• secondary organic aerosol;
  • photochemistry;
  • urban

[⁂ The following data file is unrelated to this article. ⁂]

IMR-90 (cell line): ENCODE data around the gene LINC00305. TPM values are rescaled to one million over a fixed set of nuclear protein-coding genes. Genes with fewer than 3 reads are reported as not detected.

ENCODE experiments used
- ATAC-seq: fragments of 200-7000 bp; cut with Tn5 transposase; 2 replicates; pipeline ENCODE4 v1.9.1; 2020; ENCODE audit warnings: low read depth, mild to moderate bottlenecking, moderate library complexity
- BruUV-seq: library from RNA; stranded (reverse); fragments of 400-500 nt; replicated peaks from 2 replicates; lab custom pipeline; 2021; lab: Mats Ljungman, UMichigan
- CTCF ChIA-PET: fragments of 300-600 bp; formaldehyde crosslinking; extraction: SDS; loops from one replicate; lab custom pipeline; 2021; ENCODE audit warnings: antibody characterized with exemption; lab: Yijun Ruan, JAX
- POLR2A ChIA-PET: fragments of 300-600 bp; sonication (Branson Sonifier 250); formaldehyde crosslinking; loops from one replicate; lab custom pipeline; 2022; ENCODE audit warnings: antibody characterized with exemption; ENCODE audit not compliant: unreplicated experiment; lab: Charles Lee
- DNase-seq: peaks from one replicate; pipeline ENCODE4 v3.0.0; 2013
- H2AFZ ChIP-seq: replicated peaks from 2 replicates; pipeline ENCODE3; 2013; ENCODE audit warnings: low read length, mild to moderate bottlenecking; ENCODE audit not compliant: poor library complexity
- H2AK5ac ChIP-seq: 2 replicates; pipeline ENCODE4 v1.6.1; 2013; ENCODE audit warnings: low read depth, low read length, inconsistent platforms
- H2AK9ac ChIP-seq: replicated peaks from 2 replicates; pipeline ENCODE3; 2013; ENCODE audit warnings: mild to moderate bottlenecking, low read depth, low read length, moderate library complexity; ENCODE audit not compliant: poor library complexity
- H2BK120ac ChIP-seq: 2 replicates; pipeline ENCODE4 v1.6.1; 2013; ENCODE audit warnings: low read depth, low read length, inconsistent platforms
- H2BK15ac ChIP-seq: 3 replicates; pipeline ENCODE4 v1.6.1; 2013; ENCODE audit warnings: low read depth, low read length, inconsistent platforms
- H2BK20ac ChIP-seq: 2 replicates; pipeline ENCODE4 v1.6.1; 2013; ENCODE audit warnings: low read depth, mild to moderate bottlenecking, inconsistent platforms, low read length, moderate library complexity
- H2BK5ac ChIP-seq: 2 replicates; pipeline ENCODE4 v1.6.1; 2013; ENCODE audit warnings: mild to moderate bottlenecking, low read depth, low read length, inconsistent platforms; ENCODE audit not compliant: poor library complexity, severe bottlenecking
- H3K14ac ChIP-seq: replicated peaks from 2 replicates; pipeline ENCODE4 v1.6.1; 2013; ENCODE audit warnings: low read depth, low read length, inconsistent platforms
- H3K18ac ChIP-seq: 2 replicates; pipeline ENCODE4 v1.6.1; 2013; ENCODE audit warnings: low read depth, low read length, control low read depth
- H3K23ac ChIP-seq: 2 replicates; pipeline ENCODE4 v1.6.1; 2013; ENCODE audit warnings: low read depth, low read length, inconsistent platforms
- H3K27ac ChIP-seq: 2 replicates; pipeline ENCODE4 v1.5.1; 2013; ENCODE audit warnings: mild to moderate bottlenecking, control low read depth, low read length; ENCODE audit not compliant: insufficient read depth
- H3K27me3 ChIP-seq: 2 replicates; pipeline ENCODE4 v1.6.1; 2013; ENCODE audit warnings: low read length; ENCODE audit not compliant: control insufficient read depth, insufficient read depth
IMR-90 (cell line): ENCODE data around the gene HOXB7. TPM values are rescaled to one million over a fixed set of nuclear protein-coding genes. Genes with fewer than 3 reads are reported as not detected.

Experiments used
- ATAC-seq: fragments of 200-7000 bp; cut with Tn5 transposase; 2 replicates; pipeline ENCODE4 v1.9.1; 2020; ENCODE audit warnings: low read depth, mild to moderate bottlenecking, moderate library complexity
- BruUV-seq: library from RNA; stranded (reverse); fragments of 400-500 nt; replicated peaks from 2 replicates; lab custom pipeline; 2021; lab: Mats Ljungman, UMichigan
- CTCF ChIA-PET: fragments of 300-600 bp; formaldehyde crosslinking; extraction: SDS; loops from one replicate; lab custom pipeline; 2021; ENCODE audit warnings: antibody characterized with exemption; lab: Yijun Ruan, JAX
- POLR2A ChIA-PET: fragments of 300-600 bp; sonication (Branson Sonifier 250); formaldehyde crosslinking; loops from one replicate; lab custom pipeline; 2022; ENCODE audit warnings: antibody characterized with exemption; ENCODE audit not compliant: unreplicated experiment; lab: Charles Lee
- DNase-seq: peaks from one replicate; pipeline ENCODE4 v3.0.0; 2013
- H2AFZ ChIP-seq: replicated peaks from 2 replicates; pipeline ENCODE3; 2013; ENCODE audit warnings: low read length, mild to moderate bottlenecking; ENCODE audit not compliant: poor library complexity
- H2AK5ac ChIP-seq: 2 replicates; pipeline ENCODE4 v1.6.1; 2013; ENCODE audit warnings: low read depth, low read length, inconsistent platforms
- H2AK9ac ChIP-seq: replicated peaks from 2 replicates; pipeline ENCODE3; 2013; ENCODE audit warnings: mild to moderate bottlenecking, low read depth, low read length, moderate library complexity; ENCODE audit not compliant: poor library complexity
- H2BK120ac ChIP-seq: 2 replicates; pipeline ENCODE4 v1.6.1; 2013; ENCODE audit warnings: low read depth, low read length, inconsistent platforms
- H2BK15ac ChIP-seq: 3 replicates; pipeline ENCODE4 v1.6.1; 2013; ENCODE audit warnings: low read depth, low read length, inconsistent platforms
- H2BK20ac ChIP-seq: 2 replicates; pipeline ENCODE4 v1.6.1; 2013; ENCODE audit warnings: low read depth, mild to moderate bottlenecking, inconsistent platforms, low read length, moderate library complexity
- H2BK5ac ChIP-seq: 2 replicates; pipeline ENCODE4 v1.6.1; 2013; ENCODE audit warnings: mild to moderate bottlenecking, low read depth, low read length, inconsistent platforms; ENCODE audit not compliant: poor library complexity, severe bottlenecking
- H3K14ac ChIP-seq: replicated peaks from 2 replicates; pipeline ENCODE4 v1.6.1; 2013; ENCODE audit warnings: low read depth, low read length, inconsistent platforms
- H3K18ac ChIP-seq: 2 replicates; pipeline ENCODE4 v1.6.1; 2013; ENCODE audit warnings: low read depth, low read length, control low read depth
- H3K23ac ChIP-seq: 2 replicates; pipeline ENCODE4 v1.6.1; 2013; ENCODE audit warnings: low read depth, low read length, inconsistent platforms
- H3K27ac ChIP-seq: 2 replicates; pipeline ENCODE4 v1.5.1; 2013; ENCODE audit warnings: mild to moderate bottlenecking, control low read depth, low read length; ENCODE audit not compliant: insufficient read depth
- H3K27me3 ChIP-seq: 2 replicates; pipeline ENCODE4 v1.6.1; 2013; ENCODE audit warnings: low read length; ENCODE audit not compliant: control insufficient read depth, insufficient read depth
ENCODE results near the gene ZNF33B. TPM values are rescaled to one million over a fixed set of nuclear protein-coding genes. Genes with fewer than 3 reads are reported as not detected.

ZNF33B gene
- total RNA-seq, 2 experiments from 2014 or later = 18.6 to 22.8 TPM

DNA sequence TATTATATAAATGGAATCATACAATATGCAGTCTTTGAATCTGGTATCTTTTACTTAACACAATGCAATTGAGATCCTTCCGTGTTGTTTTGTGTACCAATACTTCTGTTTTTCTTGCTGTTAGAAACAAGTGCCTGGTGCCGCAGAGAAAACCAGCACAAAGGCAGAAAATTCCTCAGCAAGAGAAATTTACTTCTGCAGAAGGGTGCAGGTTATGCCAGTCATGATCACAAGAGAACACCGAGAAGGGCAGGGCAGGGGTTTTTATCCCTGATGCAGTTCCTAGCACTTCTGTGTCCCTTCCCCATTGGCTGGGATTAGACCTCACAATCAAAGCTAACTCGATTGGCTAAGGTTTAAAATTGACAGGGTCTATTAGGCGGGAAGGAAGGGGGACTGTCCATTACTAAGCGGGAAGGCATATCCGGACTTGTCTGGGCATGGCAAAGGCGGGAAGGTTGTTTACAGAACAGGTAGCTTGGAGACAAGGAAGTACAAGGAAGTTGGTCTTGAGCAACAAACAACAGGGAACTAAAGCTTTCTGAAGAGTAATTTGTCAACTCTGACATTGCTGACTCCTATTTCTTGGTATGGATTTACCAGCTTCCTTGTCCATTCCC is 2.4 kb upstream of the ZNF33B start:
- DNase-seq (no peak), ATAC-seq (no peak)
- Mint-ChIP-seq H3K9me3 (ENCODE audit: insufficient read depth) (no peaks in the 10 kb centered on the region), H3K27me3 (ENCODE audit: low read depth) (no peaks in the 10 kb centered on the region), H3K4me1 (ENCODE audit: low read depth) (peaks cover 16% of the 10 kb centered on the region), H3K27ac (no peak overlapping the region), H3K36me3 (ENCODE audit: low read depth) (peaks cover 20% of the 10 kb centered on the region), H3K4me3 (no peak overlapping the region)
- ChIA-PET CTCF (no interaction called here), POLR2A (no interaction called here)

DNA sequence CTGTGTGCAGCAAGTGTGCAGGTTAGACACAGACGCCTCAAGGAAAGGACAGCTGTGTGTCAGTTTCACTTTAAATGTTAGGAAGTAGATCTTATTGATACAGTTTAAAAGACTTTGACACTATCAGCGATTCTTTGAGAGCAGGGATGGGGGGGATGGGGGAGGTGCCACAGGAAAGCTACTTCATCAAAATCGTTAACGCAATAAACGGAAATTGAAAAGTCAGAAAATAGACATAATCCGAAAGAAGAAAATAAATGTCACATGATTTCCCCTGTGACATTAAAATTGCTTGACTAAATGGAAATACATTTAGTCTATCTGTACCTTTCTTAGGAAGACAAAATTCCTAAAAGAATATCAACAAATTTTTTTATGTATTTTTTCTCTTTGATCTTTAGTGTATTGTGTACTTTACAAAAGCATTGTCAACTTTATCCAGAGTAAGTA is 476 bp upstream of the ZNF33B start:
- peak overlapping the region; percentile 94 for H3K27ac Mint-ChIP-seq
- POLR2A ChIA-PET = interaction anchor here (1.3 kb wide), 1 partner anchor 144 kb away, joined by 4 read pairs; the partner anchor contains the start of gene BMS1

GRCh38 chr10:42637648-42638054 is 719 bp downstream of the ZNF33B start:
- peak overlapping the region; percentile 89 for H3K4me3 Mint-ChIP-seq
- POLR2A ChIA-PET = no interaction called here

[1] Photochemically processed urban emissions were characterized at a mountain top location, free from local sources, within the Mexico City Metropolitan Area. Analysis of the Mexico City emission plume demonstrates a strong correlation between secondary organic aerosol and odd oxygen (O3 + NO2). The measured oxygenated-organic aerosol correlates with odd oxygen measurements with an apparent slope of (104–180) μg m−3 ppmv−1 (STP) and r2 > 0.9. The dependence of the observed proportionality on the gas-phase hydrocarbon profile is discussed. The observationally-based correlation between oxygenated organic aerosol mass and odd oxygen may provide insight into poorly understood secondary organic aerosol production mechanisms by leveraging knowledge of gas-phase ozone production chemistry. These results suggest that global and regional models may be able to use the observed proportionality to estimate SOA as a co-product of modeled O3 production until more complete models of SOA formation become available.